In the last few weeks, global stock and bond markets have been rallying after a period of sharp falls. The reason is clear.
The US Federal Reserve monetary policy chiefs have been talking down their plan of starting to hike interest rates this year. At their last meeting in September, the statement said that the planned increase in the Fed’s interest rates, which sets the floor for the cost of borrowing to spend or invest, may be postponed because the weakening situation in the global economy, particularly in the so-called emerging economies.
The slowdown in global growth has been well-documented in this blog in several posts. Now the expectation that the US Fed will not move ‘prematurely’ to drive up the cost of debt servicing in the rest of the world has helped to inspire a rally in the value of financial assets – for the moment.
But there has been no change in the underlying state of the global economy. On the contrary, on the ‘supply-side’ global industrial production remains very weak – from the US to Europe, to Japan and to China. ‘Domestic demand’ (ie spending by households and investment by companies) has been better, at least among households as the cost of credit cards and mortgages remains at all-time lows.
The US economy has been the leader among the advanced capitalist economies for economic growth since the end of the Great Recession in 2009. Even so, the US real GDP growth rate has averaged only 2.2% a year in six years, well below its trend average of 3.3% of the last 50 years, while growth per person is even lower. And projections for the third quarter just gone don’t justify the current stock market confidence. The Atlanta Federal Reserve produces the most accurate ‘high frequency’ forecast of US real GDP growth using a host of economic indicators. Currently, it expects the annual real GDP growth to be less than 1%.
And while consumer demand has not slumped, what is showing signs of serious ‘wear and tear’ is profits. I have signalled the slowdown in global corporate profits before.
And the latest US company earnings results for the third quarter of 2015 (June to September), with only about 10% released so far, suggest an absolute fall in company profits for the top 500 US companies. The forecast is for a 4% contraction in earnings compared to last year in Q3 2015.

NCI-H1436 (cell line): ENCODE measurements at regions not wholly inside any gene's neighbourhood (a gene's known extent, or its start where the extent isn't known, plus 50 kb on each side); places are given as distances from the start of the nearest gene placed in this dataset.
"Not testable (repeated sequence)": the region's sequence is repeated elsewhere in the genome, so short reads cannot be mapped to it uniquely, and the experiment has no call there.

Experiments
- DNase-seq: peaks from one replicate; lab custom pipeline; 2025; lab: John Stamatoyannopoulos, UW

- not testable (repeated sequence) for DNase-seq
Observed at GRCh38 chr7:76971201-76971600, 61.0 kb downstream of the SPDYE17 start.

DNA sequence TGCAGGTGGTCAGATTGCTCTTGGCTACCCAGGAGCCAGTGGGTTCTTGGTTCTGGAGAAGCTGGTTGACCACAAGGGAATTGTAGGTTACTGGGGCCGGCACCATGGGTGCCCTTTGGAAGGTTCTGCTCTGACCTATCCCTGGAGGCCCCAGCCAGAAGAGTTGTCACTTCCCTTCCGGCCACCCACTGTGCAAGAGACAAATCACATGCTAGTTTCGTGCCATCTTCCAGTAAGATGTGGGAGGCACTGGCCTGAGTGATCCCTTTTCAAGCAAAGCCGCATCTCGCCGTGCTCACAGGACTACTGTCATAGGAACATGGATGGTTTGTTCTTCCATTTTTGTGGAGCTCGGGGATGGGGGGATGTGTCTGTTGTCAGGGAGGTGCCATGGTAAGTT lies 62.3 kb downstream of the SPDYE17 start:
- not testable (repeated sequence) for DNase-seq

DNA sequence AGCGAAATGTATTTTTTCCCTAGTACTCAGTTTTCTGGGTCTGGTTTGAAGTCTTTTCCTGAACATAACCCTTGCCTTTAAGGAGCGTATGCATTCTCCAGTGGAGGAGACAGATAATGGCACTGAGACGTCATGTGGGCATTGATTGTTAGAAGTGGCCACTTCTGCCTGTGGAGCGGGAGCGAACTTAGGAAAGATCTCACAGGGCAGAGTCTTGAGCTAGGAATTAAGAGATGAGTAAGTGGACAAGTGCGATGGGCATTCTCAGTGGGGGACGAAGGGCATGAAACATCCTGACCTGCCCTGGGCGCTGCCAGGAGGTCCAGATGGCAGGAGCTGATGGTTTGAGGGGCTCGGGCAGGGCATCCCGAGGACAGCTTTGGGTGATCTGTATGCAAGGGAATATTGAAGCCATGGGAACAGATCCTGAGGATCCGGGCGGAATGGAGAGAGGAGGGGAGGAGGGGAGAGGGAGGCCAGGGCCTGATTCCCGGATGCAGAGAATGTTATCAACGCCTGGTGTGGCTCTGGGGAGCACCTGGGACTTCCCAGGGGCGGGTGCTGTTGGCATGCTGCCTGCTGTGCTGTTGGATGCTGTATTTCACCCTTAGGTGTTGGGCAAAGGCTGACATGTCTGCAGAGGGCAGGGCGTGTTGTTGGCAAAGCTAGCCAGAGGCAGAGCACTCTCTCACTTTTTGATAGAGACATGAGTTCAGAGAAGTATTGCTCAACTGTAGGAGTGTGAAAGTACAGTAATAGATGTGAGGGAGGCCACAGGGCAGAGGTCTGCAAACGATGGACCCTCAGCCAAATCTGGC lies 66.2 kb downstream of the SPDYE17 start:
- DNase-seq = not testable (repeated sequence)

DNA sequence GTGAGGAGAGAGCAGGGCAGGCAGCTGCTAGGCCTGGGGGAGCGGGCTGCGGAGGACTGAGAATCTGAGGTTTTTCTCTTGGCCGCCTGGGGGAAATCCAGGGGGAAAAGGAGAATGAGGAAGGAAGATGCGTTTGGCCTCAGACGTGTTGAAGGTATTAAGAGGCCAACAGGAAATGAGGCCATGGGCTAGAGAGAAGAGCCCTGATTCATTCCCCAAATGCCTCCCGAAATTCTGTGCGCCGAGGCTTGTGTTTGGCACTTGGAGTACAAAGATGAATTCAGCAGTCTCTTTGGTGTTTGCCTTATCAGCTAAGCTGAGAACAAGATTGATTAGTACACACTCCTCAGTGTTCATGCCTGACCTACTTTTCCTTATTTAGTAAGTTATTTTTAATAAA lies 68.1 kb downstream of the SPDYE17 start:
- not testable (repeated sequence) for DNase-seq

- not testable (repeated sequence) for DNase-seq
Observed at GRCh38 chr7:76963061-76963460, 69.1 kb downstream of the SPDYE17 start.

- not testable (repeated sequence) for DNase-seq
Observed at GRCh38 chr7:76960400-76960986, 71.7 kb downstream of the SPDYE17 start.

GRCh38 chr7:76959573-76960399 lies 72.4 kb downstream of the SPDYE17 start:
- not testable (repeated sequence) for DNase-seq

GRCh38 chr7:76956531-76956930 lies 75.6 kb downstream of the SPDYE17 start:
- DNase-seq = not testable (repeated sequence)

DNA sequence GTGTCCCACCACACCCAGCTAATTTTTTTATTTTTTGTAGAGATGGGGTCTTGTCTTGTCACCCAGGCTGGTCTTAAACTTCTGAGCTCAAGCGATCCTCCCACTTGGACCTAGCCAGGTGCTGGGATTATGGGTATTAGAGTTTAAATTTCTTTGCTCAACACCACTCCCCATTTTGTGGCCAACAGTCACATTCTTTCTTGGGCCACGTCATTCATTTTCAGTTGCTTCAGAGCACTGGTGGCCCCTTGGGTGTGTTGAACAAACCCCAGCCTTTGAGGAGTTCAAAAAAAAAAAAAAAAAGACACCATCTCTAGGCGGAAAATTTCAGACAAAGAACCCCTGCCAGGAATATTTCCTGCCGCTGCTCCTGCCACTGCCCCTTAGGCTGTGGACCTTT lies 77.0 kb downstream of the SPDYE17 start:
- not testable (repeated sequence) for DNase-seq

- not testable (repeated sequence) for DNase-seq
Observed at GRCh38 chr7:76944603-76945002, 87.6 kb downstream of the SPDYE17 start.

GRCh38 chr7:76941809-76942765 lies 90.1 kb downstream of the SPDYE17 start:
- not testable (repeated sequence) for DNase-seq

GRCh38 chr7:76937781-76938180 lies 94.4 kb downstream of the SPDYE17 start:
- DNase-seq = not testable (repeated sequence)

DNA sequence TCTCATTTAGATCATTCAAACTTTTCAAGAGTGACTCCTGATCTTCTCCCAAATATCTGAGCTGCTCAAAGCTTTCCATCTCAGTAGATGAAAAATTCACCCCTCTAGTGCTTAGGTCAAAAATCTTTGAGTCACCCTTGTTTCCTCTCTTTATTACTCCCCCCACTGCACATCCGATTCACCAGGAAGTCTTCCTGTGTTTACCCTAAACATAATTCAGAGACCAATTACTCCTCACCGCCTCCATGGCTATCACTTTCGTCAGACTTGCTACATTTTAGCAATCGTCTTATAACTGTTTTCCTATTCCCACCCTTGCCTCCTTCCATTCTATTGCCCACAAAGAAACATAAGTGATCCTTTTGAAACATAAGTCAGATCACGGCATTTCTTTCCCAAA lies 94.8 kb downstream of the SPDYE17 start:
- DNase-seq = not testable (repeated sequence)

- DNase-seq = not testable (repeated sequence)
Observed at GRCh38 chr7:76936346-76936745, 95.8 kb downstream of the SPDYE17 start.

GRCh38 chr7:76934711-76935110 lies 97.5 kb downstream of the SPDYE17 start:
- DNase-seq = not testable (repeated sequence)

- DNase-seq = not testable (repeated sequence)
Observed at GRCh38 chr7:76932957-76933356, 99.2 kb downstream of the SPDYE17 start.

A fall in corporate earnings or profits in a slowing world economy is placing extra pressure on the ability to service debt built up, particularly by corporations in both the G7 and the emerging economies. Both the IMF and the world’s central bankers are worried that the build-up of debt that started well before the Great Recession has only got bigger since in most economies.
An obscure international body of central bankers, the Group of Thirty, recently presented a report warning that zero interest rates and money printing by major central banks were not working to revive economic growth and risked becoming semi-permanent measures. Instead, the flow of easy money has inflated asset prices like stocks and housing in many countries, even as they failed to stimulate economic growth. With growth estimates trending lower and easy money increasing company leverage, the spectre of a debt trap is now haunting advanced economies, the Group of Thirty said. It warned that the 40% decline in commodity prices could presage weaker growth and “debt deflation”.
The IMF in its latest report on global financial stability says the biggest risks to the global economy are now in emerging markets, where private companies have racked up considerable debt (up to $3 trillion) amid a fifth straight year of slowing growth. This unprecedented lending spree has come to an end with the plunge in prices for oil, minerals and other commodities that economists attribute to China’s slowdown. The risk is that shocks from bankruptcies in the developing world’s private sector could be amplified in global financial markets.
And it’s not just emerging economies that have a fragility with debt. Take the UK mining company, Glencore. It has $30 billion in debt. Charter Communications, after its acquisition of Time Warner Cable, will have as much as $67 billion in debt. And the combination of AB Inbev and SABMiller could create a brewer with over $100 billion in debt. US corporate debt is up by about $1 trillion in the seven years since the financial crisis. But corporate equity is up as well. Indeed, within the S&P 500 companies, the ratio of debt to equity has fallen from around 200% in 2009 to 100% today. So all is well?
Maybe not. While equity (stock market prices) has kept up with debt, corporate profits haven’t. At the end of second quarter, 62% of all companies had twice as much debt as cash flow from their operations, according to JPMorgan Chase. That’s up from 31% in the first quarter of 2006. The volume of corporate loans outstanding is now 14% higher than it was before the financial crisis. And, much like the situation in the run up to financial crisis, there’s been a boom in lending to risky borrowers. Last year, investors bought nearly $312 billion high yield bonds, often called junk bonds, up from $146 billion in 2006, which was the peak before the financial crisis.
According to McKinsey, at the end of 2007 the global stock of outstanding debt stood at $142 trillion. Then in 2008 the financial world fell apart. Less than seven years later, in mid-2014, there is an additional $57 trillion in global debt, and the data this year is going to show that we’ve hit another record high. Debt as a percentage of GDP is even higher now than it was in 2007: 286% vs. 269%. Total debt grew at a 5.3% annual rate from 2007–14. But corporate debt grew even faster at 5.9% annually.